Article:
Eighteenth Sunday in Ordinary Time B
A rich man came across a poor, hungry beggar.
The rich man asked, “Do you smoke?
I could give you some cigarettes.”
But the beggar replied, “No, I don't smoke.
I’m just want food.”
Then the rich man asked, “Well, do you drink?
I could give you.”
But the beggar responded, “No, I don't drink.
I’m just looking for something to eat.”
Finally the rich man asked, “Do you gamble?
I could give you some good tips
on the races this weekend.”
The beggar again replied, “No.
I’m just hungry and need some food.”
So the rich man said,
“In that case, I’d better take you to my home.”
He loaded the beggar into his fancy car,
drove him to his swanky house,
and there introduced him to his wife.
She immediately asked,
“What are you planning to do with this man?
Are you going to invite him to live with us,
to eat our food and wear our clothes?”
“Heavens, no!” the rich man replied.
“I just wanted to show you what becomes of a man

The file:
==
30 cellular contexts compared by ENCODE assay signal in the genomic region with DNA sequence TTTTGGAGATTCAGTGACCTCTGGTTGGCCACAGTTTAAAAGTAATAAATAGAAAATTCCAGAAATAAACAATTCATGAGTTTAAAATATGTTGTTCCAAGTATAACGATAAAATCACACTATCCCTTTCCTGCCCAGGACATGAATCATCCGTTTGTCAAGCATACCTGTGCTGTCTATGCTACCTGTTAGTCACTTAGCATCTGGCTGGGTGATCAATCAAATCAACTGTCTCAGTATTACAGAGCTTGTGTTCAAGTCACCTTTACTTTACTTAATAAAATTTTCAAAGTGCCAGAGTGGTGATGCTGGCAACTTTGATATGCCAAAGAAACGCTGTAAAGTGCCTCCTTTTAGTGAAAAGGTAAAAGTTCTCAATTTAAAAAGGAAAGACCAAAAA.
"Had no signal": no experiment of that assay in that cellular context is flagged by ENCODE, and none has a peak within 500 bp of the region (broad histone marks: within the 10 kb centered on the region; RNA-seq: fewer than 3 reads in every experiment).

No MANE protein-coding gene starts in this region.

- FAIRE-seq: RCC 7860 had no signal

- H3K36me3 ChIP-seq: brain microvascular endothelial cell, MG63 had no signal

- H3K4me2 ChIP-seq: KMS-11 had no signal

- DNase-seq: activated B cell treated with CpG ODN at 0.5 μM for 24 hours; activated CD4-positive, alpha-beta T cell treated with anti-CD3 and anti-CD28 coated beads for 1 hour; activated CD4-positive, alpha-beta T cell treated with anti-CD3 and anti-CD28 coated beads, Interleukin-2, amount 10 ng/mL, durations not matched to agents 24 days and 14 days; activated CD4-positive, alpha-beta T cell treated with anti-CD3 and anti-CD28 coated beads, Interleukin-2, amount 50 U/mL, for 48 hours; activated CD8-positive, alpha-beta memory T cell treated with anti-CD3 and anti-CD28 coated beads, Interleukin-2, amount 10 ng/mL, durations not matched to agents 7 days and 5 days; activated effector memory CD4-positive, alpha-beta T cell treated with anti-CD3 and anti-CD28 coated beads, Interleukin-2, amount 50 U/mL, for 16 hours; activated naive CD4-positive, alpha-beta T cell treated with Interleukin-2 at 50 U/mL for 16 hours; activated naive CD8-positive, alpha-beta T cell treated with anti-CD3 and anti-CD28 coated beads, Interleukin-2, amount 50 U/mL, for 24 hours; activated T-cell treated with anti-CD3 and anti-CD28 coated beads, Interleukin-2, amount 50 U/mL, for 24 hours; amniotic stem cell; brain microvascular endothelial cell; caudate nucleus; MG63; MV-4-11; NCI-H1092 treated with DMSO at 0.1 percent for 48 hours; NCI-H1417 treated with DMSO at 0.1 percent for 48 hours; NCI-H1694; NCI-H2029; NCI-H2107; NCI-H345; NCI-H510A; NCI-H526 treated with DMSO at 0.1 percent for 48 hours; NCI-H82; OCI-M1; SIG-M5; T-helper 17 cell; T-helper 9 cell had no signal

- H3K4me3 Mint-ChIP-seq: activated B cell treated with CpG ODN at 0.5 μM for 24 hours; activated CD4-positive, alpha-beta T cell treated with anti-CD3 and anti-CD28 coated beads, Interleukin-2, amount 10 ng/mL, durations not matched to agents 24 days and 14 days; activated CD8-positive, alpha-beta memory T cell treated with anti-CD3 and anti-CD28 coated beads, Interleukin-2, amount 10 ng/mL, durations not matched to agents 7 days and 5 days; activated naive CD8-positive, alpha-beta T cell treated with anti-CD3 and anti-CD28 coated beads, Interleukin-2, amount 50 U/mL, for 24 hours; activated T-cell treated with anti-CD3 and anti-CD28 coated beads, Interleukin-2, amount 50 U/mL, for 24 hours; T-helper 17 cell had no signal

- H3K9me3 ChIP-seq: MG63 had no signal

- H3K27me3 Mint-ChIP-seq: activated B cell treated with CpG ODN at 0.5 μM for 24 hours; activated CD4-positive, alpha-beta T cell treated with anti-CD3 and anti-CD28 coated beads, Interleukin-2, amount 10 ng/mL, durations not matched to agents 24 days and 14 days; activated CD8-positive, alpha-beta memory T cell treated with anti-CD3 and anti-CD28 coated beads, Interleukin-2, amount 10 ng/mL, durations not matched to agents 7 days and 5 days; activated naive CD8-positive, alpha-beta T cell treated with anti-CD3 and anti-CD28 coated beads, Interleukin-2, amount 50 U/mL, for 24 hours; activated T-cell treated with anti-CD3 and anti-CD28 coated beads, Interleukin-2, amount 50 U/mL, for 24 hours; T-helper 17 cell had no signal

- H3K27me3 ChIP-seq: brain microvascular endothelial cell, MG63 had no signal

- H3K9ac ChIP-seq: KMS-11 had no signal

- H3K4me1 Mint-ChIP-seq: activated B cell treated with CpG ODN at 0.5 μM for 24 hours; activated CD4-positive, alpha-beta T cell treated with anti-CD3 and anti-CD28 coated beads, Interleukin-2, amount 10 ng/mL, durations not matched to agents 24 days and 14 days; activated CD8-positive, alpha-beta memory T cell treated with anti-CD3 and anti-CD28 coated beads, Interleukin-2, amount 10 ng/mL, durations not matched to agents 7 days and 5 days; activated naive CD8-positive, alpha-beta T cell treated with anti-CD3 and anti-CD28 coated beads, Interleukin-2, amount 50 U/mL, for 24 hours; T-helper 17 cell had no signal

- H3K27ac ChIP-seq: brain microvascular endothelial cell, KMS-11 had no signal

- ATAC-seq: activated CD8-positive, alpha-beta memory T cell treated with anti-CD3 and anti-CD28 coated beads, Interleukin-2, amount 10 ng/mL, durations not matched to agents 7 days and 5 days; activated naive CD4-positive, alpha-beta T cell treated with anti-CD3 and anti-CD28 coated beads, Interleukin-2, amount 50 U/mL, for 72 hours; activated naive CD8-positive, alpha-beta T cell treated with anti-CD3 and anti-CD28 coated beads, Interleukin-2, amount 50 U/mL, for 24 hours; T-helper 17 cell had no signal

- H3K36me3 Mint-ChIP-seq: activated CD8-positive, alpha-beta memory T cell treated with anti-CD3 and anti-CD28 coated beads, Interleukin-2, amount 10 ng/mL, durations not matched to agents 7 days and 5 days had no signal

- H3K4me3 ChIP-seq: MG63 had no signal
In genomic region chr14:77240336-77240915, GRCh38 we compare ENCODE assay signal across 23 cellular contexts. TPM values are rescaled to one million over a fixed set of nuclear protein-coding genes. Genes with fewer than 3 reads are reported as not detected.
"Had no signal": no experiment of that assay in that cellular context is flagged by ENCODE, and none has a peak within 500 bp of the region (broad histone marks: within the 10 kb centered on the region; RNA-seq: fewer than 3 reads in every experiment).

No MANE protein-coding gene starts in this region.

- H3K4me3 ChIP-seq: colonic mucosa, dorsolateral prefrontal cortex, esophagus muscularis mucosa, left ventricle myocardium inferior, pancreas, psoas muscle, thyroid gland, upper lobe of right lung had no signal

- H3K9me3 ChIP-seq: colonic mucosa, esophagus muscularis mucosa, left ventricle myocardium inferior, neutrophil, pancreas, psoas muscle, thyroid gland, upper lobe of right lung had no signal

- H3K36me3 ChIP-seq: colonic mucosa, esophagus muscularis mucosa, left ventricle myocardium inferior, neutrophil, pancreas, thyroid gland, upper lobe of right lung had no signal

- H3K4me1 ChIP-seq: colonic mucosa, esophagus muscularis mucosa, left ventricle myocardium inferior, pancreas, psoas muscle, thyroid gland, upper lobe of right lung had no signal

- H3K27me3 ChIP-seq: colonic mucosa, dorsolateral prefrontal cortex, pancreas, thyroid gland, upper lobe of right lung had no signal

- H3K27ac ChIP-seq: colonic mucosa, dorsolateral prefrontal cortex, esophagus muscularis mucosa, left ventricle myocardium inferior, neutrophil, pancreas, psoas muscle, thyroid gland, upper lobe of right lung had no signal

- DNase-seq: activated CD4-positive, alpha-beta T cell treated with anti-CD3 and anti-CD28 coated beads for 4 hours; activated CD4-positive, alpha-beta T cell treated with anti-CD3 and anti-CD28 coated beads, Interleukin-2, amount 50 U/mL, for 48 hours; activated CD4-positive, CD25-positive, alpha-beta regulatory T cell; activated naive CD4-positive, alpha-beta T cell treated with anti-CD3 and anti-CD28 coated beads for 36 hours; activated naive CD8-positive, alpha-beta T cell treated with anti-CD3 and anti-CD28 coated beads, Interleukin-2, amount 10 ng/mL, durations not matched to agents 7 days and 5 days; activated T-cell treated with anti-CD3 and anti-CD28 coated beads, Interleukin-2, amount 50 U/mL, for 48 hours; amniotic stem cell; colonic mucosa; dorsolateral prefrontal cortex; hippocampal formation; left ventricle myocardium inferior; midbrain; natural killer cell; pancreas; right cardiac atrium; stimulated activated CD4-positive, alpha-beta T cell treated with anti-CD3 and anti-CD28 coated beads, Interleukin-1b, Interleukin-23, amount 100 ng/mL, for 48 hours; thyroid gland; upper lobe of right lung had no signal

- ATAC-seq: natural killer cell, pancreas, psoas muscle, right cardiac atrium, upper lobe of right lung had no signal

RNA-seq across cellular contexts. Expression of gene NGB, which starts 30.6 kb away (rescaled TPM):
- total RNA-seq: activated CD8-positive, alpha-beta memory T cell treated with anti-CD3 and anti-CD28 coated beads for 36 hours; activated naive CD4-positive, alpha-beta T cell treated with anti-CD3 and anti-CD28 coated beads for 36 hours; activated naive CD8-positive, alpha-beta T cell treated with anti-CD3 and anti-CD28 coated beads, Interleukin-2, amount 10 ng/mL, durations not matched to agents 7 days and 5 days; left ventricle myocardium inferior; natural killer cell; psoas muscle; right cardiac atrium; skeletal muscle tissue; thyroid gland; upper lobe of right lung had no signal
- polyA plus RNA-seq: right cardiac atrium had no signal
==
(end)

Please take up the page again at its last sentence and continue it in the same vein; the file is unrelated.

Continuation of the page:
who doesn’t smoke, drink, or gamble.”
Rich or poor,
on the seashore or in the desert,
we all get hungry.
We have physical appetites for food and drink, for sure.
But we also have longings and desires
for affection and intimacy, for security and belonging,
to understand and to possess.
We all know what happens
when you don’t respond to bodily hungers
with a regular, balanced diet:
you settle for the junk food most quickly and easily available.
Your health suffers for it…
…and—no matter how much of it you eat—
you still can’t seem to shake the hunger.
So, too, with the appetites of mind and soul.
How often we settle for junk!
And we all know, my friends,
that smoking, drinking, and gambling
are just the tip of the iceberg.
St. John Vianney—whose feast was celebrated yesterday—
once put it this way:
Without the Holy Eucharist
there would be no happiness in this world;
life would be insupportable.
When we receive Holy Communion,
we receive our joy and our happiness.
The good God,
wishing to give himself to us in the sacrament of his love,
gave us a vast and great desire,
which he alone can satisfy.
Where do you go when you’re hungry—really hungry?
Is there junk food you’ve settled for?
Do you truly recognize the one and only place
where your deepest appetites can be fed?
Are you ready and willing—if necessary—to change your diet?
As Jesus instructed the crowds
miraculously filled by five loaves and two fish,
“Do not work for food that perishes,
but for the food that endures to eternal life.”
May our partaking in the true Bread from heaven
only serve to deepen our hunger
for him alone who can satisfy it.